Leaving Shelter (for Good): The Effectiveness of Homelessness Interventions in Georgia
Thursday, November 12, 2015 : 9:10 AM
Foster I (Hyatt Regency Miami)
*Names in bold indicate Presenter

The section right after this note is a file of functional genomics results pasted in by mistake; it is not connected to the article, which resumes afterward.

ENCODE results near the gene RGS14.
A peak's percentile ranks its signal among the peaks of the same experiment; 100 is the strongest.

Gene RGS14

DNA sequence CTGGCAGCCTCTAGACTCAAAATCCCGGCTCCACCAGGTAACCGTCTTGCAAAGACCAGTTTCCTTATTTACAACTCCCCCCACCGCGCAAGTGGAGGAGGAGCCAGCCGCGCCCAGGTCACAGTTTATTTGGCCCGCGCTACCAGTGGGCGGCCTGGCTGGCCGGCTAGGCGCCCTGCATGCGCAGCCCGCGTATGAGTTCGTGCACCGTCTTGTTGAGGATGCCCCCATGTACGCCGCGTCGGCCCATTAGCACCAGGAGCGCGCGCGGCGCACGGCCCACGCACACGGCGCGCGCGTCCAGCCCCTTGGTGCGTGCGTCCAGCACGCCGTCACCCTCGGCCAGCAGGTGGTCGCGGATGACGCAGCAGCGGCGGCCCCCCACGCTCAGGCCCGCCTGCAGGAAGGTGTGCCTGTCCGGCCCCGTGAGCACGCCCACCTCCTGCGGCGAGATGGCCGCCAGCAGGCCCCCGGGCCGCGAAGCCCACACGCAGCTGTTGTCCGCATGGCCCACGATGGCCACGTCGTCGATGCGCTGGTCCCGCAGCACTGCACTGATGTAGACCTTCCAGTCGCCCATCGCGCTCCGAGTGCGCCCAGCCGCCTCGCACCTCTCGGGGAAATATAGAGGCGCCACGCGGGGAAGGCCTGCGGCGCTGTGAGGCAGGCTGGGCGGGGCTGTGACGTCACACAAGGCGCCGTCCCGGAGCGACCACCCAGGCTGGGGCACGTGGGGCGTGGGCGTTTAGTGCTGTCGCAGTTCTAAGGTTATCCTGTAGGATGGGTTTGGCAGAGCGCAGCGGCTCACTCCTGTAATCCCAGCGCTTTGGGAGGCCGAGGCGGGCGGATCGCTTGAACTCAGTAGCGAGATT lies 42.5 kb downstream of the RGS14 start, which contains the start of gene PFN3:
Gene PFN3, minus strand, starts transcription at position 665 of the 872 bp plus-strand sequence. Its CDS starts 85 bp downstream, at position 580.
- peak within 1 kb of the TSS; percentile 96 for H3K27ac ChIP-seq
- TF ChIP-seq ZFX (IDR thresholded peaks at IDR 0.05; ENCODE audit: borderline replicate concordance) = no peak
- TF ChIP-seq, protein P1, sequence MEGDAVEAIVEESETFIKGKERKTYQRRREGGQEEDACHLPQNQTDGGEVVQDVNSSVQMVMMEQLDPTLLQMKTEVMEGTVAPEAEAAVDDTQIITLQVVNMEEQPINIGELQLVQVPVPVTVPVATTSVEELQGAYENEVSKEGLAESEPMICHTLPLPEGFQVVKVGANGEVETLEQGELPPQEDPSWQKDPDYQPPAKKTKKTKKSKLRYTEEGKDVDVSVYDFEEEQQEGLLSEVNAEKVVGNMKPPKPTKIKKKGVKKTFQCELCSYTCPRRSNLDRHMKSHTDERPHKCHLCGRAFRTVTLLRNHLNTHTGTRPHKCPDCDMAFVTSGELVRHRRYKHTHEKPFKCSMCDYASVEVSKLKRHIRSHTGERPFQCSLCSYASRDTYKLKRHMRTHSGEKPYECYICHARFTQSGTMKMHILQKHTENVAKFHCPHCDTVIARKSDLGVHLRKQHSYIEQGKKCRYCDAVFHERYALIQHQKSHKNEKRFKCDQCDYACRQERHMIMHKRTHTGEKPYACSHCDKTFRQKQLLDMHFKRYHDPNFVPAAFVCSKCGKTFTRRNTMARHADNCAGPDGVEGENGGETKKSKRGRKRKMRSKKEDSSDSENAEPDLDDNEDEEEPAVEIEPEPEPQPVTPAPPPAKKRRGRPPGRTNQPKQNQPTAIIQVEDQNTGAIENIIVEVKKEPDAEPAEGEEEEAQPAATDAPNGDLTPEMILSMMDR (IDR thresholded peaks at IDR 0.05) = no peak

Since 2009, both the rapid re-housing (RRH) and transitional housing (TH) interventions have been available to assist households experiencing homelessness in Georgia. We use statewide administrative data to compare long-term housing outcomes for three groups of households: those recently completing a RRH program, those recently completing a TH program, and those who were served only by emergency shelters (ES). Propensity score matching reduced selection bias but yielded a final sample which overrepresented households with lower barriers to housing. In separate analyses of households with and without children, we used generalized linear mixed modeling to control for several household characteristics in order to obtain intervention effect sizes. Both RRH and TH significantly reduced the likelihood of returning to shelter compared to ES; these effects were larger among households without children. However, unlike previous non-experimental studies, the difference between RRH effects and TH effects was statistically insignificant for both household types. Results suggest that both RRH and TH are effective in keeping lower-barrier households out of the shelter system over the long term, and that the cheaper RRH intervention is more cost-effective than TH for these households.